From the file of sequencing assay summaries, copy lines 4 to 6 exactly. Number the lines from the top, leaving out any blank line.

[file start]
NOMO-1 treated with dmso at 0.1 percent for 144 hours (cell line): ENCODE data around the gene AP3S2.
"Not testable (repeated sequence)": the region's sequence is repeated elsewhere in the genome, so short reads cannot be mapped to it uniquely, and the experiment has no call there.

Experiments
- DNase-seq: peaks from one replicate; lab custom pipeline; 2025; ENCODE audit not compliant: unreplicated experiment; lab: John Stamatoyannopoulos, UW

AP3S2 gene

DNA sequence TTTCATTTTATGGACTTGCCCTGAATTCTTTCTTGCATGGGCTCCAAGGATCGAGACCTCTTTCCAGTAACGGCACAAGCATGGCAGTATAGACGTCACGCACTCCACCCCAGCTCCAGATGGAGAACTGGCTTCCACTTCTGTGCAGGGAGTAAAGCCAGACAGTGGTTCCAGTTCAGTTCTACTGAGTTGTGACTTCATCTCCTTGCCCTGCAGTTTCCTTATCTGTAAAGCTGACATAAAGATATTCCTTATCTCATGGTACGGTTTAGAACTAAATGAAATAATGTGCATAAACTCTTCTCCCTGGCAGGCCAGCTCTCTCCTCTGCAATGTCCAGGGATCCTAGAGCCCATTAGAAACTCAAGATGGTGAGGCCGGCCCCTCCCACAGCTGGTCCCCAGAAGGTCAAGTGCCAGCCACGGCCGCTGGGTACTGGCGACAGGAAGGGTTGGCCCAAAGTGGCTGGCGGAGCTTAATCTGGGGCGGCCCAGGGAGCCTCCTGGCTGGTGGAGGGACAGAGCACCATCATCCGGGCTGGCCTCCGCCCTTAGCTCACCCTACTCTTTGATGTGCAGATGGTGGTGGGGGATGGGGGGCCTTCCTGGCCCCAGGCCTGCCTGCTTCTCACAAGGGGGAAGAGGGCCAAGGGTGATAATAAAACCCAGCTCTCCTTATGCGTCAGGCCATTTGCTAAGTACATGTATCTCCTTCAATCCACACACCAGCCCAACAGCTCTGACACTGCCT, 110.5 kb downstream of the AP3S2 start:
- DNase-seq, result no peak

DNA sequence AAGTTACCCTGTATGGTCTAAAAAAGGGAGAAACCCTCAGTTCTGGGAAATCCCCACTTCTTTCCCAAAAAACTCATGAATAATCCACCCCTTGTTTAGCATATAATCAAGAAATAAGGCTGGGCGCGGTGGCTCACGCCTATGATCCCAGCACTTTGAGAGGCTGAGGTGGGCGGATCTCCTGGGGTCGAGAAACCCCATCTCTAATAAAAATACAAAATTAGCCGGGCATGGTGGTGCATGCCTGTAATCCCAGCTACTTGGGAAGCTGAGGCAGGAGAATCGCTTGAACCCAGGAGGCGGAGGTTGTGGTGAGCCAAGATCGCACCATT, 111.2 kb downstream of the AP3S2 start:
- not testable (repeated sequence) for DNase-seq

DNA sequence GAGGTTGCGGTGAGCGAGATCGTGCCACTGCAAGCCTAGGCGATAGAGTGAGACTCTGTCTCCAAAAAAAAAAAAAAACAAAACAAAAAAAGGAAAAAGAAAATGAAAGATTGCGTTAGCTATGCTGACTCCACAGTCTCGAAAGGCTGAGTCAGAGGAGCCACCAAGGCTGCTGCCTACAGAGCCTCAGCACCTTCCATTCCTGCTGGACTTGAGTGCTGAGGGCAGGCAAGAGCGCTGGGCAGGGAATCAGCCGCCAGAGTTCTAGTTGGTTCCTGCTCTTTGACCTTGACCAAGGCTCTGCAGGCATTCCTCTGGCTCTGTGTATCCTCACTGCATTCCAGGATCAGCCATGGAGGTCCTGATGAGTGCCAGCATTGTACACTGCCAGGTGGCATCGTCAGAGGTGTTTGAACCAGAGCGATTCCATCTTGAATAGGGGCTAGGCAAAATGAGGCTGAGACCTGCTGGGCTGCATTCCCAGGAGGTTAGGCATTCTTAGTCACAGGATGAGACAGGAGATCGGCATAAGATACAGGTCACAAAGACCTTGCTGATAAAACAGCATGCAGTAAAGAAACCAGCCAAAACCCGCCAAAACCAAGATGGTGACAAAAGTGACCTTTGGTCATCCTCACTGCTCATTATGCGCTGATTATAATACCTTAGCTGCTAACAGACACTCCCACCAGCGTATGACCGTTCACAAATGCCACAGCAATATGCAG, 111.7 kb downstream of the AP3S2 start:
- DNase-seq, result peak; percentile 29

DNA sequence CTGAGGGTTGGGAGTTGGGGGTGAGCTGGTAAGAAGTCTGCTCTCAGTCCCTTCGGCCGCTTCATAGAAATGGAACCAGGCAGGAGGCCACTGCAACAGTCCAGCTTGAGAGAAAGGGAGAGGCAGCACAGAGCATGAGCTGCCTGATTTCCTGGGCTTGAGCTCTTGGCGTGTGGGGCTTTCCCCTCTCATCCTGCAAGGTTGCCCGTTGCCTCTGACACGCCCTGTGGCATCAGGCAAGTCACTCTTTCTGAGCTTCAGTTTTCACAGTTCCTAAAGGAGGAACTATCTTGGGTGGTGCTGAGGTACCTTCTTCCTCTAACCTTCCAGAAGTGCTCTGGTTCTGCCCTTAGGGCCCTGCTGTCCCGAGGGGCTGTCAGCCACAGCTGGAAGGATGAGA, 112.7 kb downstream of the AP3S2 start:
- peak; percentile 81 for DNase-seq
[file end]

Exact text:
- DNase-seq: peaks from one replicate; lab custom pipeline; 2025; ENCODE audit not compliant: unreplicated experiment; lab: John Stamatoyannopoulos, UW

AP3S2 gene

DNA sequence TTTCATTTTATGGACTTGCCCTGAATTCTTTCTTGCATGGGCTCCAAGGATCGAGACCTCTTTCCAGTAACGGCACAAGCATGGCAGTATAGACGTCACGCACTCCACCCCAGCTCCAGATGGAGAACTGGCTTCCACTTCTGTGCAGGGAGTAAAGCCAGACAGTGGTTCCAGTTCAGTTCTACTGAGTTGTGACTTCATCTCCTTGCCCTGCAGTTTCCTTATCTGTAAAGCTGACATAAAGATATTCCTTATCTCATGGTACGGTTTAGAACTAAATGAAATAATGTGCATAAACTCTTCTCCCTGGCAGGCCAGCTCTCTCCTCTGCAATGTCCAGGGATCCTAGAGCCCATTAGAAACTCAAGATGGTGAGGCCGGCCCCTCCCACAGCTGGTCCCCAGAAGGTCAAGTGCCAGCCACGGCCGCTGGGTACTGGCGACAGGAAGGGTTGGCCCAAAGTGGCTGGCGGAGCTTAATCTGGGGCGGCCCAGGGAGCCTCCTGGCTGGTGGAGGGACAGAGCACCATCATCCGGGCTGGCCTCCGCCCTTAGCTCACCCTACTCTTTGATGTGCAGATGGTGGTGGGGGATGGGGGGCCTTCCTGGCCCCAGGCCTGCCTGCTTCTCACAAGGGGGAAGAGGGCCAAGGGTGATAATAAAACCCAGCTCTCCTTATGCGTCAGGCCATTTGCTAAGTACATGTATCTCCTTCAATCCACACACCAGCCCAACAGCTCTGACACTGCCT, 110.5 kb downstream of the AP3S2 start: